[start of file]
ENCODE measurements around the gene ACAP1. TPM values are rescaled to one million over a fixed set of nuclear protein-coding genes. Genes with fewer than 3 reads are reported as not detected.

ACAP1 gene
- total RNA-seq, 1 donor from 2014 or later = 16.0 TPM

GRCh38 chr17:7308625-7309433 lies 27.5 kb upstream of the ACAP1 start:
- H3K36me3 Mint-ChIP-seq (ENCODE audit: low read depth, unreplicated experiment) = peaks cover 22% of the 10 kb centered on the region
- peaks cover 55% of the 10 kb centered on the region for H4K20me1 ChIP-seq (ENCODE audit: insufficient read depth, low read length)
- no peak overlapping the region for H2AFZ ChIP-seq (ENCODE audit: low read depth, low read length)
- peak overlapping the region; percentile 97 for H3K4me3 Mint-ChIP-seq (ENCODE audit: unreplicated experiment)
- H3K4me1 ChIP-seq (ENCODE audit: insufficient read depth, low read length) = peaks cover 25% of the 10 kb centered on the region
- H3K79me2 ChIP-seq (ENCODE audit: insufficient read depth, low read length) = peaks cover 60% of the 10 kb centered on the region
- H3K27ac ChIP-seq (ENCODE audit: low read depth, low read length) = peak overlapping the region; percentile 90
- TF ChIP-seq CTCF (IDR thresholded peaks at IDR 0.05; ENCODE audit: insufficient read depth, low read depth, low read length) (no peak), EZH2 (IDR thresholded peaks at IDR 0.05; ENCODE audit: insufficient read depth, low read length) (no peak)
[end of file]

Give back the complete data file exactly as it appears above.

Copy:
ENCODE measurements around the gene ACAP1. TPM values are rescaled to one million over a fixed set of nuclear protein-coding genes. Genes with fewer than 3 reads are reported as not detected.

ACAP1 gene
- total RNA-seq, 1 donor from 2014 or later = 16.0 TPM

GRCh38 chr17:7308625-7309433 lies 27.5 kb upstream of the ACAP1 start:
- H3K36me3 Mint-ChIP-seq (ENCODE audit: low read depth, unreplicated experiment) = peaks cover 22% of the 10 kb centered on the region
- peaks cover 55% of the 10 kb centered on the region for H4K20me1 ChIP-seq (ENCODE audit: insufficient read depth, low read length)
- no peak overlapping the region for H2AFZ ChIP-seq (ENCODE audit: low read depth, low read length)
- peak overlapping the region; percentile 97 for H3K4me3 Mint-ChIP-seq (ENCODE audit: unreplicated experiment)
- H3K4me1 ChIP-seq (ENCODE audit: insufficient read depth, low read length) = peaks cover 25% of the 10 kb centered on the region
- H3K79me2 ChIP-seq (ENCODE audit: insufficient read depth, low read length) = peaks cover 60% of the 10 kb centered on the region
- H3K27ac ChIP-seq (ENCODE audit: low read depth, low read length) = peak overlapping the region; percentile 90
- TF ChIP-seq CTCF (IDR thresholded peaks at IDR 0.05; ENCODE audit: insufficient read depth, low read depth, low read length) (no peak), EZH2 (IDR thresholded peaks at IDR 0.05; ENCODE audit: insufficient read depth, low read length) (no peak)